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made them answer herself, or at least the most part of them.” *

The susceptible Antony,

“ Whom ne'er the word of no woman heard speak,”

was as little desirous as capable of offering resistance to an assault from such a combination of dangerous qualifications. The conquest obtained by Cleopatra's accomplishments her consummate art secured, for there was no flattery to which she did not condescend in order to rivet the chains which bound to her the heart of Antony. “ Plato writeth, that there are foure kinds of flatterie: but Cleopatra divided it into many kinds. For she (were it in sport, or in matters of earnest) still devised sundry new delights to have Antonius at commandment, never leaving him night nor day, nor once letting him go out of her sight. For she would play at dice with him, drinke with him, and hunt commonly with him, and also be with him when he went to any exercise or activitie of body.” + “She subtilly seemed to languish for the love of Antonius, pining her body for lacke of meat. Furthermore, she every way so framed her countenance that when Antonius came to

* Life of Antony, p. 923.

+ Ibid.

p.

924.

VOL. II,

R

see her, she cast her eyes upon him, like a woman ravished for joy. Straight again when he went from her, she fell a weeping and blubbering, looking rufully on the matter, and still found the means that Antonius should often times find her weeping: and then when he came suddenly upon her, she made as though she dried her eyes, and turned her face away, as if she were unwilling that he should see her weepe."

Shakspeare has, with perfect knowledge of the world, assigned Cleopatra female attendants, whose virtue was not likely to be a reproach upon

the looser hours of their mistress, if their conversation in the second scene of the play may be presumed to convey any idea of their principles. The names Charmian and Iras, are found in Sir Thomas North, who calls the latter “ a woman of Cleopatra's bed-chamber, that frizelled her haire, and dressed her head.” +

The imagination of Warburton so frequently outstripped his judgment, that it is seldom safe to copy his opinions. His remarks, however, on Shakspeare's management of the character of Octavius, are skilful as well as refined. “It is observable with what judgment Shakspeare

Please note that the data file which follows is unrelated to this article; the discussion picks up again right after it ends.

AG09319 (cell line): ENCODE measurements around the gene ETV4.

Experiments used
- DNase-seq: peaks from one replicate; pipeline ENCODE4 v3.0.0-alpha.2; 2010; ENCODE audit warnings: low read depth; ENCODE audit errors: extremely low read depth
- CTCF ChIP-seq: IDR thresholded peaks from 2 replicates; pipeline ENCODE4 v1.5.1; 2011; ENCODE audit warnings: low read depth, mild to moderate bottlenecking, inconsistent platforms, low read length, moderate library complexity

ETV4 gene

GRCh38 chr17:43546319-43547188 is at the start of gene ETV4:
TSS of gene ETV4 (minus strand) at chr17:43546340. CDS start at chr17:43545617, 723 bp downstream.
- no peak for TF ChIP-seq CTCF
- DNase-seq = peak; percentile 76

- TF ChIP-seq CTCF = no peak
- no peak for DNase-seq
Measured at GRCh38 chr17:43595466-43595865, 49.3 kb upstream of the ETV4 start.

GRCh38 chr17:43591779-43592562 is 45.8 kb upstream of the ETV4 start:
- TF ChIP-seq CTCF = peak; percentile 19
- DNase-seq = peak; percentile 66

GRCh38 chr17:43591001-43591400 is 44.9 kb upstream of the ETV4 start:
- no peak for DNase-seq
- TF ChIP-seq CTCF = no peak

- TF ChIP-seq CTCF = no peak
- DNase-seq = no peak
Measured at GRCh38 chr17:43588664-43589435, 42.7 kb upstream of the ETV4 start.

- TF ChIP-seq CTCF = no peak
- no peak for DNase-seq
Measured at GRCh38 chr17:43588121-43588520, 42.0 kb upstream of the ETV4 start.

* Life of Antonius, p. 924.

t

Ibid.

p. 938.

draws the character of Octavius. Antony was his hero; so the other was not to shine : yet being an historical character, there was a necessity to draw him like. He was, therefore, compelled to admit the great strokes of his character, but has, notwithstanding, contrived to leave him feeble and ineffective."

Of the three plays founded by the bard on the history of Plutarch, that of Antony and Cleopatra is the one in which he has least indulged his fancy. His adherence to his authority is minute*, and he bestowed little pains in the adaptation of the history to the purposes of the drama, beyond an ingenious, and fre

* As unnecessary a deviation from the truth of his history as any to be met with in our author's plays, however, occurs in the present. In the height of his anger at discovering the favourable reception of Thyreus by Cleopatra, Antony exclaims,

“ Have I my pillow left impress'd in Rome,

Forborne the getting of a lawful race,
And by a gem of women, to be abus'd ? " &c.

Act III. sc. 11. All this is in direct opposition to Plutarch, who in one place speaks of Octavia's being “ at that time great with child, and moreover had a second daughter by him;" (Life of Antony, 927) and in another relates the marriage of these daughters; the one to “Domitius Ænobarbus, and the other, which was Antonia, unto Drusus the sonne of Livia and sonne-in-law of Cæsar.” (Ibid. p. 949.)

quently elegant, metrical arrangement of the humble prose of Sir Thomas North. But Shakspeare seldom wrote without recording, in concise and elegant language, remarks on human nature, which enlighten the understanding and improve the heart. Thus Antony, on receiving the news of Fulvia's death,

“ There's a great spirit gone! Thus did I desire it:

What our contempts do often hurl from us,
We wish it ours again; the present pleasure,
By revolution lowering, does become
The opposite of itself: she's good, being gone;
The hand could pluck her back that shovd her on."*

To the same purpose is the following:

“ It hath been taught us from the primal state,
That he, which is, was wish'd, until he were ;
And the ebb'd man, ne'er lov'd, till ne'er worth love,
Comes dear'd, by being lack'd."

Where is the reflecting mind, that has not on a variety of occasions acknowledged the justice of the succeeding admirable observation ?

We, ignorant of ourselves,
Beg often our own harms, which the wise powers
Deny us for our good; so find we profit,
By losing of our prayers." I

* Act I. sc. 2.

+ Act I. sc. 4.

† Act II. sc. 1.

245

CORIOLANUS.

1610.

The hero, whose remarkable vicissitudes of for.

.. tune constitute the subject of the play before us, has been transmitted to posterity as a man of extraordinary military skill and valour, and whose virtuous life and incorruptible honesty excited the admiration of the world, whilst his pride and irascibility drew upon him their fear and detestation.

“ He was so cholericke and impatient,” says Plutarch, “ that he would yield to no living creature: which made him churlish, uncivil, and altogether unfit for any man's conversation. Yet men marvelling much at his constancie, that he was never overcome with pleasure nor money, and how he would endure easily all manner of paines and travels: thereupon they well liked and commended his stoutnesse and temperancy.

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